Sentencing for Stanford sailing coach
Published on June 11th, 2019
The nationwide college bribery scandal known as Operation Varsity Blues, which has led to criminal charges against 50 people, including 33 parents of students seeking admission, brought sailing into the spotlight when Stanford coach John Vandemoer pleaded guilty to his involvement.
Vandemoer is a good guy who has been a long time contributor to the sport, but he made some bad decisions that cost him his job and possibly his freedom. The incident also highlighted flaws in the student-athlete application process at Stanford. Here are the latest updates:
• After pleading guilty in March to one count of conspiracy to commit racketeering, in receiving or expecting to receive a total of $610,000 in bribes to recruit applicants to Stanford’s sailing team, Vandemoer is asking for a sentence of probation, while federal prosecutors are seeking to lock him up for 13 months.
He’s scheduled to be the first defendant sentenced in the college admissions scandal, when he appears before Judge Rya Zobel on June 12 in U.S. District Court in Boston.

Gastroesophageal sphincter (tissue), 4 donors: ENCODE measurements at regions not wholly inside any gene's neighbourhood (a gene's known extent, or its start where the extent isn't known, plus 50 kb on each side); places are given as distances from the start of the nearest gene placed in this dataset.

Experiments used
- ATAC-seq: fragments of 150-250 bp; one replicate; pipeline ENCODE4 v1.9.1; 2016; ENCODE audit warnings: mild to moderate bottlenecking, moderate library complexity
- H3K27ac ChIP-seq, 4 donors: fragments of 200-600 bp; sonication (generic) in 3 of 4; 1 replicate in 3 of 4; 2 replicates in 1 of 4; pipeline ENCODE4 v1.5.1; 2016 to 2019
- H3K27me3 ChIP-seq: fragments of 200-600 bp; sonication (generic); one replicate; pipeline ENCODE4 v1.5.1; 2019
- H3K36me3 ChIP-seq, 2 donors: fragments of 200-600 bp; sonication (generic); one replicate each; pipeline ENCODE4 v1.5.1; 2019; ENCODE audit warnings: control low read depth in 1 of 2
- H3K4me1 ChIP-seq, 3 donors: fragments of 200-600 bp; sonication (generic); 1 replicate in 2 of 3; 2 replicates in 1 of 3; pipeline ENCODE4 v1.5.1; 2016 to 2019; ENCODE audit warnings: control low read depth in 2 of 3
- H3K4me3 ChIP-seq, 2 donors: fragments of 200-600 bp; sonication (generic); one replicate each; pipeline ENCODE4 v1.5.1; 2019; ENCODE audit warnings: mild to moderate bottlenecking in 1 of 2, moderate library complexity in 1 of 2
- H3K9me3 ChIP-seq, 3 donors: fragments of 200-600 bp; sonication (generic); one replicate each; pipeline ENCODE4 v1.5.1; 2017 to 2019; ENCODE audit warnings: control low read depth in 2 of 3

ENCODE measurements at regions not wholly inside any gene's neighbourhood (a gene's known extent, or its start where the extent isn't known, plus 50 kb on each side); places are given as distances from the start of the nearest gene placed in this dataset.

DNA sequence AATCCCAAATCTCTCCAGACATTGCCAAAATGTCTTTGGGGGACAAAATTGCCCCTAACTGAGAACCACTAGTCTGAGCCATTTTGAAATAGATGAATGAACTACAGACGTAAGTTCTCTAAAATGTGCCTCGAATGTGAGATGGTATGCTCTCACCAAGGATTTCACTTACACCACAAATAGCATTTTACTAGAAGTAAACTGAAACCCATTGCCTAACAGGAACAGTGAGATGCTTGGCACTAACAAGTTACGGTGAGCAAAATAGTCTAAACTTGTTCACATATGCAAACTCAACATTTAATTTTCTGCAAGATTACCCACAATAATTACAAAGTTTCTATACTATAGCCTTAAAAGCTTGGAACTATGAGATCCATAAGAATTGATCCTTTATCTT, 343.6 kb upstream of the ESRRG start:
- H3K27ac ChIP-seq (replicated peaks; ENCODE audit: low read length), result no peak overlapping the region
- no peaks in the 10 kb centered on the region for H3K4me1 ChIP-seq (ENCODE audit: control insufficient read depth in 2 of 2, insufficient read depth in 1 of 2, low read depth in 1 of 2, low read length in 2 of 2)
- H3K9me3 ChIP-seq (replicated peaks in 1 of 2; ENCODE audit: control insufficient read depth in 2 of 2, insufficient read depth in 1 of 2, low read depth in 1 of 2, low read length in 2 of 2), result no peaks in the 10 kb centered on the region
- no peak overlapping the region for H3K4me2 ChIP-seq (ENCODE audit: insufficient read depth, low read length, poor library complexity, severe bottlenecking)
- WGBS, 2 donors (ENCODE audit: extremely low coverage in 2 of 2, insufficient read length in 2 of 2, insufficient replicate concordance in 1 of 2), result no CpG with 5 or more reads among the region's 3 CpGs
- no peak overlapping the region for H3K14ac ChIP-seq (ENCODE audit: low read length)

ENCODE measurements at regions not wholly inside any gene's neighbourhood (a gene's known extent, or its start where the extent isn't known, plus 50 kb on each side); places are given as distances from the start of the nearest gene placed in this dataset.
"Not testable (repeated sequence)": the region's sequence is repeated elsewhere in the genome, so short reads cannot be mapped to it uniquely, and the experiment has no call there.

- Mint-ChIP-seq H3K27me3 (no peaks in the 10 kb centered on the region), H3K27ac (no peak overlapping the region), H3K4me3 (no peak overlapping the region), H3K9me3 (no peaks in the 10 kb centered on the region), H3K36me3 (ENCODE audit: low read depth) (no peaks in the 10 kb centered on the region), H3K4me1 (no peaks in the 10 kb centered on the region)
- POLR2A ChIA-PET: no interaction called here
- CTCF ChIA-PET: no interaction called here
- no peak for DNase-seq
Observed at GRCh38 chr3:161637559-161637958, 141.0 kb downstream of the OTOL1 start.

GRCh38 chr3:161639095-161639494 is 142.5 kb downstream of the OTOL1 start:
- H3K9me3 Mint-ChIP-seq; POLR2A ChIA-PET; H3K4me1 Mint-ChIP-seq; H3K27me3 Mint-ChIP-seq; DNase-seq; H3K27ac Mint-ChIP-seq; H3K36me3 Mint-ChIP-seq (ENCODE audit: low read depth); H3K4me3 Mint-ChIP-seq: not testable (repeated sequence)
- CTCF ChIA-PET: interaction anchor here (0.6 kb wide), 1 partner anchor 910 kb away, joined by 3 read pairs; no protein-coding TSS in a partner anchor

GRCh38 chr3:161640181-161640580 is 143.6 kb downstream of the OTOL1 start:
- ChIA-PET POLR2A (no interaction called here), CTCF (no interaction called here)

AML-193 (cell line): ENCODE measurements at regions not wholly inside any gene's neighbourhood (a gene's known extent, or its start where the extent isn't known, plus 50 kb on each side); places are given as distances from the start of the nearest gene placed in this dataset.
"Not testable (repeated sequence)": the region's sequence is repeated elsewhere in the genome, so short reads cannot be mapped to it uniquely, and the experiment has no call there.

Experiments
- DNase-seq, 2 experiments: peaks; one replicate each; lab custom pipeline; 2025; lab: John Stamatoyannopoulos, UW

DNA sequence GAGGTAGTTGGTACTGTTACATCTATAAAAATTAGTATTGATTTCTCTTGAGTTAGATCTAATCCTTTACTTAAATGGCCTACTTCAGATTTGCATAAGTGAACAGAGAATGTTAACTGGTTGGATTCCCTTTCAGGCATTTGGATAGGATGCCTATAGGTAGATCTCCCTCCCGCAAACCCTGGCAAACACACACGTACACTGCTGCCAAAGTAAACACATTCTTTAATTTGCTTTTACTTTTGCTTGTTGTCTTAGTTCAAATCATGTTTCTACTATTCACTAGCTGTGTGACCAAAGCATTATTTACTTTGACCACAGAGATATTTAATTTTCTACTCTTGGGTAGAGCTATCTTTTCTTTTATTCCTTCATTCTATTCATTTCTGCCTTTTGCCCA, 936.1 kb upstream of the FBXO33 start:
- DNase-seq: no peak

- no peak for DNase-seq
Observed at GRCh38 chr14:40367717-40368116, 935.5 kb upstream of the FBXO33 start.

Both the defense and prosecutors agree Vandemoer did not personally profit financially from the bribes, but rather had the money directed to accounts for the sailing team. Also, none of the students he conspired to admit ended up attending Stanford.
Prosecutors, in suggesting a sentence of 13 months in prison with another year of supervised release, contend the funds enhanced his status within the university, gave him more money to use for the sailing program he implemented, and furthered his career. Full story.
• Stanford University told a federal judge on June 10 it is working with the state attorney general’s office to find a worthy cause for $770,000 donated by families of would-be recruits to the school’s sailing team, including $610,000 in bribes to the coach.
Stanford “views those funds as tainted “ and “does not wish to benefit in any way” from the conduct of former coach John Vandemoer, the university’s general counsel, Debra Zumwalt, said in a “victim impact statement” to the judge in Boston who is handling Vandemoer’s criminal case.
Zumwalt said the school wants the funds to be used for the “public good.” Stanford is consulting with the charitable division of Attorney General Xavier Becerra’s office on how to redirect the funds, said Brad Hayward, a university spokesman. Full story.